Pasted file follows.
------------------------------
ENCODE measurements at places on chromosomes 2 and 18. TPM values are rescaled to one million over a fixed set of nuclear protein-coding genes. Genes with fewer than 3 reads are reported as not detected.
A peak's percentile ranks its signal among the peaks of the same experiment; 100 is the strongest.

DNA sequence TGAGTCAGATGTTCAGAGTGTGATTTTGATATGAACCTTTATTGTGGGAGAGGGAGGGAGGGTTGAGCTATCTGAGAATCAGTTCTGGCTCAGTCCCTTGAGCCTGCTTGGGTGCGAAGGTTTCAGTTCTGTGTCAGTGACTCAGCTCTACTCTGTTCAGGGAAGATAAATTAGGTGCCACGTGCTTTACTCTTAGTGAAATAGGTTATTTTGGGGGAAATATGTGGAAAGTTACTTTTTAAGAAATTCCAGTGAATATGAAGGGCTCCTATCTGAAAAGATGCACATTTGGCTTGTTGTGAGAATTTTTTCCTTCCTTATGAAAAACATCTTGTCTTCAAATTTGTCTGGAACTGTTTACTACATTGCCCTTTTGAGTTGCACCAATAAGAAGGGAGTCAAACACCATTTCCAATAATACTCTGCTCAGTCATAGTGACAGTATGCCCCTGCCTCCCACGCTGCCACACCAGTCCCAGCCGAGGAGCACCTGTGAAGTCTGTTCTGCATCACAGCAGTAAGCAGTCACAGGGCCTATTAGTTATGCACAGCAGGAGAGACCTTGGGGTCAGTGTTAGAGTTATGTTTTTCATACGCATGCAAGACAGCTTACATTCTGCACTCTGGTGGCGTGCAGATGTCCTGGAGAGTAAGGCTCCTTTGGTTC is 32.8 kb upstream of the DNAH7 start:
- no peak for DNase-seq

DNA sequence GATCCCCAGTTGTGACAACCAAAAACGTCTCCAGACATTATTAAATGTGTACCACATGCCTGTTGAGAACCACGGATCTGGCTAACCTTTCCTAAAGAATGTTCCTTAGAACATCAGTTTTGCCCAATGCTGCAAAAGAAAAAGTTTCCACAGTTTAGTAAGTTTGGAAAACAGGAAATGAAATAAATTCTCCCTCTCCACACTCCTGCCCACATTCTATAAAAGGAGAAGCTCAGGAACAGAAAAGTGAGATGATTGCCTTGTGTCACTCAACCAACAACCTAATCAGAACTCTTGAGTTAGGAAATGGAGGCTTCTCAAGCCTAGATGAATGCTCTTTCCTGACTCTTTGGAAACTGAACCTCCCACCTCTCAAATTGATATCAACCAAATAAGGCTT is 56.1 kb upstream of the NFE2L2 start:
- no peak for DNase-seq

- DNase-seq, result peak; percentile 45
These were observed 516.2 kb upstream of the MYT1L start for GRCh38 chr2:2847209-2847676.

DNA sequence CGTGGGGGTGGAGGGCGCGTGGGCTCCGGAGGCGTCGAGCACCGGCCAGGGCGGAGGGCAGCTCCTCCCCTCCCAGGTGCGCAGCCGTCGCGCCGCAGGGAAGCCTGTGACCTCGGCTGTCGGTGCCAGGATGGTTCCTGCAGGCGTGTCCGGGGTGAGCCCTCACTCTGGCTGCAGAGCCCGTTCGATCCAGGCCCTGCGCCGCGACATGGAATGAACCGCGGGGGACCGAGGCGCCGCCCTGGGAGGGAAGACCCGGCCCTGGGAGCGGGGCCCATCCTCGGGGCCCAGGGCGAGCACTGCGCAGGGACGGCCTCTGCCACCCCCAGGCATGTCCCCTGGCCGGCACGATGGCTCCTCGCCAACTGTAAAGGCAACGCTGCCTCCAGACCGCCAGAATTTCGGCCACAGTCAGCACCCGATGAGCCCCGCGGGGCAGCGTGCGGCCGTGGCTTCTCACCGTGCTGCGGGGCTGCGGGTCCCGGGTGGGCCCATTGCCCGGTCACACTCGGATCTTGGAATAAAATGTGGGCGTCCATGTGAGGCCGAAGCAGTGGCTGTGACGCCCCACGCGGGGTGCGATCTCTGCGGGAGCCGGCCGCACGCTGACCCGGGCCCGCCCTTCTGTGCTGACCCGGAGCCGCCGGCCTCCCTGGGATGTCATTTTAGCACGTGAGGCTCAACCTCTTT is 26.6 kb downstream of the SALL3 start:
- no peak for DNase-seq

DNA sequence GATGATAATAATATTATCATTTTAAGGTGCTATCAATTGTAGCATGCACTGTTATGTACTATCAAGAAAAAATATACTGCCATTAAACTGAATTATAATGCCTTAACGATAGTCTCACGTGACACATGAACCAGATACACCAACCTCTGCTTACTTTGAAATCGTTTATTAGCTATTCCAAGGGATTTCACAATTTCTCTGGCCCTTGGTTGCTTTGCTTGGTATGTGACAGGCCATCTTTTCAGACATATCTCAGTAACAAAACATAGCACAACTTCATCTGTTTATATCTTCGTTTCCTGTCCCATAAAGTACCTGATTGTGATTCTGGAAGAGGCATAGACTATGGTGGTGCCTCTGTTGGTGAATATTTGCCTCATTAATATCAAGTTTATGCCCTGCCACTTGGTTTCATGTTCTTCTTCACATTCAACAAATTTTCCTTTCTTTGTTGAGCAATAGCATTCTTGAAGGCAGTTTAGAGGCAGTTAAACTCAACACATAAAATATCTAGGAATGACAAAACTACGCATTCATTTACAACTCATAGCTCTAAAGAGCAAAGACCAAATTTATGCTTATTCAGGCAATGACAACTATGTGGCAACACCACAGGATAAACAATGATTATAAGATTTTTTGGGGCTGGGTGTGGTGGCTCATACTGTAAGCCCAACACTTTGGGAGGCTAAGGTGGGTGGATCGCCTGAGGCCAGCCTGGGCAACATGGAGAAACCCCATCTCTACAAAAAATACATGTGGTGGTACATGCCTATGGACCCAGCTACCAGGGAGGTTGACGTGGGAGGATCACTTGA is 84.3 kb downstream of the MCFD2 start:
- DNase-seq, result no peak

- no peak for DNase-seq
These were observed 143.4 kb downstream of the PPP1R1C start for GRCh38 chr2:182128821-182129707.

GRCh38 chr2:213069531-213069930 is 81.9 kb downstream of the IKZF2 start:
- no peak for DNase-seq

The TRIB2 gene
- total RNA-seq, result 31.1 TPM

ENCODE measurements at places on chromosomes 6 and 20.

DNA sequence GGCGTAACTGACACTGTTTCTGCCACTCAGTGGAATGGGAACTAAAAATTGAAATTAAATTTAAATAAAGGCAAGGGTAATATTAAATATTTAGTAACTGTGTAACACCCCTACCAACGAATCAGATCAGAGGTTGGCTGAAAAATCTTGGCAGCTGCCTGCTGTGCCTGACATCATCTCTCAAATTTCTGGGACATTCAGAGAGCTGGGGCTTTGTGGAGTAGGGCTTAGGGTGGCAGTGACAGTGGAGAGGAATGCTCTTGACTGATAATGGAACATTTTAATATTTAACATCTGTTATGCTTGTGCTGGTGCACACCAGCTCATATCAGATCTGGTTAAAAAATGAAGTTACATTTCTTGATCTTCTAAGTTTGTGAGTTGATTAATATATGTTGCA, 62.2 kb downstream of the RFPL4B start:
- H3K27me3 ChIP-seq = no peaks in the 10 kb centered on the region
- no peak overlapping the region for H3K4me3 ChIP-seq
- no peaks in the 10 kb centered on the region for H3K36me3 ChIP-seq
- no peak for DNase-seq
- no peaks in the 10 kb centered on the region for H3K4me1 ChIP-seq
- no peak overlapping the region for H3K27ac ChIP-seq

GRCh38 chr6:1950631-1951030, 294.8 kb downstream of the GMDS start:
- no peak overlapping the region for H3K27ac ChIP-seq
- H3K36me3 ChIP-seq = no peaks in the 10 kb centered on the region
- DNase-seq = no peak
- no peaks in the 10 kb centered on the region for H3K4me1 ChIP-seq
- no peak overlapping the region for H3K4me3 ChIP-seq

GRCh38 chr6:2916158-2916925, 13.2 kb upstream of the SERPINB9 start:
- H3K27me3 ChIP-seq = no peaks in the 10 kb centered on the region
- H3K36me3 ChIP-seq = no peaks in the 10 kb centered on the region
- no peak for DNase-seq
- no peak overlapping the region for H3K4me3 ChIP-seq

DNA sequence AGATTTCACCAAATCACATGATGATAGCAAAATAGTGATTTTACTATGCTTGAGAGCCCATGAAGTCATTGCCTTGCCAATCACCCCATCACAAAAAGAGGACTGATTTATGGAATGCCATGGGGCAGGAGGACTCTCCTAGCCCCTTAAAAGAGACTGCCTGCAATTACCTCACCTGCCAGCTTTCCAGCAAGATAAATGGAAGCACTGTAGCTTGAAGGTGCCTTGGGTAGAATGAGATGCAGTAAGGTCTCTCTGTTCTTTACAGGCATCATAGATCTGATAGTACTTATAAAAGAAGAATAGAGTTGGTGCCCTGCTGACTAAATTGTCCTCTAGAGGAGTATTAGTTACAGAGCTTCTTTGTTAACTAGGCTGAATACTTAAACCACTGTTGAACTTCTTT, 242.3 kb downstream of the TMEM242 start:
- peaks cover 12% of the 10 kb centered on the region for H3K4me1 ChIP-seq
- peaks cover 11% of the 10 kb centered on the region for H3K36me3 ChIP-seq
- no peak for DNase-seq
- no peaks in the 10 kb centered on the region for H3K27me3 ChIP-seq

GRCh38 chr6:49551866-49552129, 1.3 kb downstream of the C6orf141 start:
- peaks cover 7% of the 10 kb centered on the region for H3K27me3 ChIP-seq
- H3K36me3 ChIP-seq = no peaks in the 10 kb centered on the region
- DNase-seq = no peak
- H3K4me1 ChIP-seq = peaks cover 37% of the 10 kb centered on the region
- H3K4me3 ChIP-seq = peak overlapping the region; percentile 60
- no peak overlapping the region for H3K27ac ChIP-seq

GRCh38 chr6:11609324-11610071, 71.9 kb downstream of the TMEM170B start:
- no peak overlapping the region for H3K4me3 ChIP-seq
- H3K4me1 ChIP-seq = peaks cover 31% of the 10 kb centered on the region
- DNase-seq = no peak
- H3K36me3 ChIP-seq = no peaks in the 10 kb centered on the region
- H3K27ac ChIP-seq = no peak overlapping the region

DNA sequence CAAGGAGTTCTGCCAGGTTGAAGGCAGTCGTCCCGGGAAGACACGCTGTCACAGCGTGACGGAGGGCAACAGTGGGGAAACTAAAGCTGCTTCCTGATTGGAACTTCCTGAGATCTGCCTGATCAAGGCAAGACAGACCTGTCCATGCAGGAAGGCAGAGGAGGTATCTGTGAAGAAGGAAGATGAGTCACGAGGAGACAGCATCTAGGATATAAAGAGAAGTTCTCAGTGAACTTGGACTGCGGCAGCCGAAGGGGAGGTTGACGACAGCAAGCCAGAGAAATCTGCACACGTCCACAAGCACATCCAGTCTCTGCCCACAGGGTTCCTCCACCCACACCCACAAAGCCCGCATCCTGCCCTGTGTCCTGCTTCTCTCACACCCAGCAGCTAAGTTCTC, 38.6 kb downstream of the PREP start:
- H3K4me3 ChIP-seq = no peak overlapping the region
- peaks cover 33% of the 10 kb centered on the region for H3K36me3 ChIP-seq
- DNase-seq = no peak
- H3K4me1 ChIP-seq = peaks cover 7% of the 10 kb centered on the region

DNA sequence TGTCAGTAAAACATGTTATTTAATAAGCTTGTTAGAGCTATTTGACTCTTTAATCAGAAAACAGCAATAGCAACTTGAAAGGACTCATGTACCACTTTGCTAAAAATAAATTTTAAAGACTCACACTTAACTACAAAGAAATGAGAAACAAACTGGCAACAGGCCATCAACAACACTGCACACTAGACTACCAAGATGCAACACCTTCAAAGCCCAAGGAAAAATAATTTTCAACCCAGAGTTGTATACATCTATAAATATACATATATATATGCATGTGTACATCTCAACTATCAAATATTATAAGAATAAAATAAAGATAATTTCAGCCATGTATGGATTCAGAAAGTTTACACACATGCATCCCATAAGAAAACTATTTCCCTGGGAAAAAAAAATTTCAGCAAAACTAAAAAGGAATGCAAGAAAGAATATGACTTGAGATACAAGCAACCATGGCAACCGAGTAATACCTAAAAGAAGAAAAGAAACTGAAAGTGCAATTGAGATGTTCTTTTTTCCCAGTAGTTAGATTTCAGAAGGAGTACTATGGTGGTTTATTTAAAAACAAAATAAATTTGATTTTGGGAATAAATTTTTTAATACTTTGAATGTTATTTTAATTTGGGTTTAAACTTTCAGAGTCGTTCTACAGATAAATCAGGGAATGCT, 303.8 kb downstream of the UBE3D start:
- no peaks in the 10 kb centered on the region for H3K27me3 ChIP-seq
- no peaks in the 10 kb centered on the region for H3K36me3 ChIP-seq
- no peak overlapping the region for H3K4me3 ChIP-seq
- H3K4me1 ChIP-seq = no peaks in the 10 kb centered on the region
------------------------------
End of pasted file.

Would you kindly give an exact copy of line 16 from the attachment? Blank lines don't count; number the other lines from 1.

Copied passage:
- no peak for DNase-seq